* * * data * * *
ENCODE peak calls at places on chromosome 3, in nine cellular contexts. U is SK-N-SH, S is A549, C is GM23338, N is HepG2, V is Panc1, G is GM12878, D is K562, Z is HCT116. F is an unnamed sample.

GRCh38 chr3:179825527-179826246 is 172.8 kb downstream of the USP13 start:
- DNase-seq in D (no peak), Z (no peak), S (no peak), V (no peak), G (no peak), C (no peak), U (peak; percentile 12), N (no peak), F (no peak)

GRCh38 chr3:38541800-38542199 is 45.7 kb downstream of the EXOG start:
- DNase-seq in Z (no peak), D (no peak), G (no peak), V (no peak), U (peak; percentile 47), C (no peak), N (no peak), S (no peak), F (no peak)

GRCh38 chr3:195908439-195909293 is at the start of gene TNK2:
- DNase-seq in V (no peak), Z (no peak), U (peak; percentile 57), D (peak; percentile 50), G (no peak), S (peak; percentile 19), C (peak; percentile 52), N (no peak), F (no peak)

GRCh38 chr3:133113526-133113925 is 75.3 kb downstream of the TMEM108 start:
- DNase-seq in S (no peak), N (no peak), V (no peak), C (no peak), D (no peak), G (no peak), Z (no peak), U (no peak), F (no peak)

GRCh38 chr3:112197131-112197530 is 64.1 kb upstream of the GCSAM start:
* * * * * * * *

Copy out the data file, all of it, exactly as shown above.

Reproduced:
ENCODE peak calls at places on chromosome 3, in nine cellular contexts. U is SK-N-SH, S is A549, C is GM23338, N is HepG2, V is Panc1, G is GM12878, D is K562, Z is HCT116. F is an unnamed sample.

GRCh38 chr3:179825527-179826246 is 172.8 kb downstream of the USP13 start:
- DNase-seq in D (no peak), Z (no peak), S (no peak), V (no peak), G (no peak), C (no peak), U (peak; percentile 12), N (no peak), F (no peak)

GRCh38 chr3:38541800-38542199 is 45.7 kb downstream of the EXOG start:
- DNase-seq in Z (no peak), D (no peak), G (no peak), V (no peak), U (peak; percentile 47), C (no peak), N (no peak), S (no peak), F (no peak)

GRCh38 chr3:195908439-195909293 is at the start of gene TNK2:
- DNase-seq in V (no peak), Z (no peak), U (peak; percentile 57), D (peak; percentile 50), G (no peak), S (peak; percentile 19), C (peak; percentile 52), N (no peak), F (no peak)

GRCh38 chr3:133113526-133113925 is 75.3 kb downstream of the TMEM108 start:
- DNase-seq in S (no peak), N (no peak), V (no peak), C (no peak), D (no peak), G (no peak), Z (no peak), U (no peak), F (no peak)

GRCh38 chr3:112197131-112197530 is 64.1 kb upstream of the GCSAM start: